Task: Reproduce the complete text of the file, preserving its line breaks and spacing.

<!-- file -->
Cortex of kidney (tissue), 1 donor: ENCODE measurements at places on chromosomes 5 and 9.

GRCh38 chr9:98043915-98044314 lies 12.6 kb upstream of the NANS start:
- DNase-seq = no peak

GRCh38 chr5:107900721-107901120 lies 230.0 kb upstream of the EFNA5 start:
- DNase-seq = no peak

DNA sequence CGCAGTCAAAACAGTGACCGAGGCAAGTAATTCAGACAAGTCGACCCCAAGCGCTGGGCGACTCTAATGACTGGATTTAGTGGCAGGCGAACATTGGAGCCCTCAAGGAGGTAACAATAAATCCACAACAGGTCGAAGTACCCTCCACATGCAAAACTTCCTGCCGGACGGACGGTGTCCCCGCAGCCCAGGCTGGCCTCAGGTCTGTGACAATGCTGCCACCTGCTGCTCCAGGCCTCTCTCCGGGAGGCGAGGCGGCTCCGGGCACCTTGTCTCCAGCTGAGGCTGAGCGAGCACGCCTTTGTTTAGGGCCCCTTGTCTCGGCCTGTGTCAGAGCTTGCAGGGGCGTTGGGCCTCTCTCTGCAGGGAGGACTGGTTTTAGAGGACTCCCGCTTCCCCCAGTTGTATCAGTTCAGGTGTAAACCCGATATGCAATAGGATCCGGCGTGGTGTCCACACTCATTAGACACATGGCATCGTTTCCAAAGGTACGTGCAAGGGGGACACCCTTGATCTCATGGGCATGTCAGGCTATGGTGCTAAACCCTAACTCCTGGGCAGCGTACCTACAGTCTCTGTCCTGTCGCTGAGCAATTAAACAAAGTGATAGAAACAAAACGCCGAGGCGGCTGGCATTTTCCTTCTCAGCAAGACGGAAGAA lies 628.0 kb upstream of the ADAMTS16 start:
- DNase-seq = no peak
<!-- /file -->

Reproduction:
Cortex of kidney (tissue), 1 donor: ENCODE measurements at places on chromosomes 5 and 9.

GRCh38 chr9:98043915-98044314 lies 12.6 kb upstream of the NANS start:
- DNase-seq = no peak

GRCh38 chr5:107900721-107901120 lies 230.0 kb upstream of the EFNA5 start:
- DNase-seq = no peak

DNA sequence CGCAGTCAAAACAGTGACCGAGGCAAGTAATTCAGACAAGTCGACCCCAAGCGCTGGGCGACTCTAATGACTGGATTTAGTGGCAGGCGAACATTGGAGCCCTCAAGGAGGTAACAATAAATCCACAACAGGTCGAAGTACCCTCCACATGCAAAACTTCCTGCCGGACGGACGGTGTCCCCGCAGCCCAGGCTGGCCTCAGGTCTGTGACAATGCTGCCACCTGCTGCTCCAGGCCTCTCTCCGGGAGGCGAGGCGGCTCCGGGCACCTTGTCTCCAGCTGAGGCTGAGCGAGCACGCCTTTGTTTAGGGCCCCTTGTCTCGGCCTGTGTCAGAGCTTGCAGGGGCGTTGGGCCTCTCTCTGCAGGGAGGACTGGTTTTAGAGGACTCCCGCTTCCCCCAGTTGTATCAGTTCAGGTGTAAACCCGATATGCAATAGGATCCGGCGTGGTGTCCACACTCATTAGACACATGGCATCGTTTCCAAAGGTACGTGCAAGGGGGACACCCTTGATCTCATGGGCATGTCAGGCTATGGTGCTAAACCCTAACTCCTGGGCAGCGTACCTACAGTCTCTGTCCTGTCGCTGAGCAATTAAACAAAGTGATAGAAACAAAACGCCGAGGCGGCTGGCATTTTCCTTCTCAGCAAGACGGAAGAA lies 628.0 kb upstream of the ADAMTS16 start:
- DNase-seq = no peak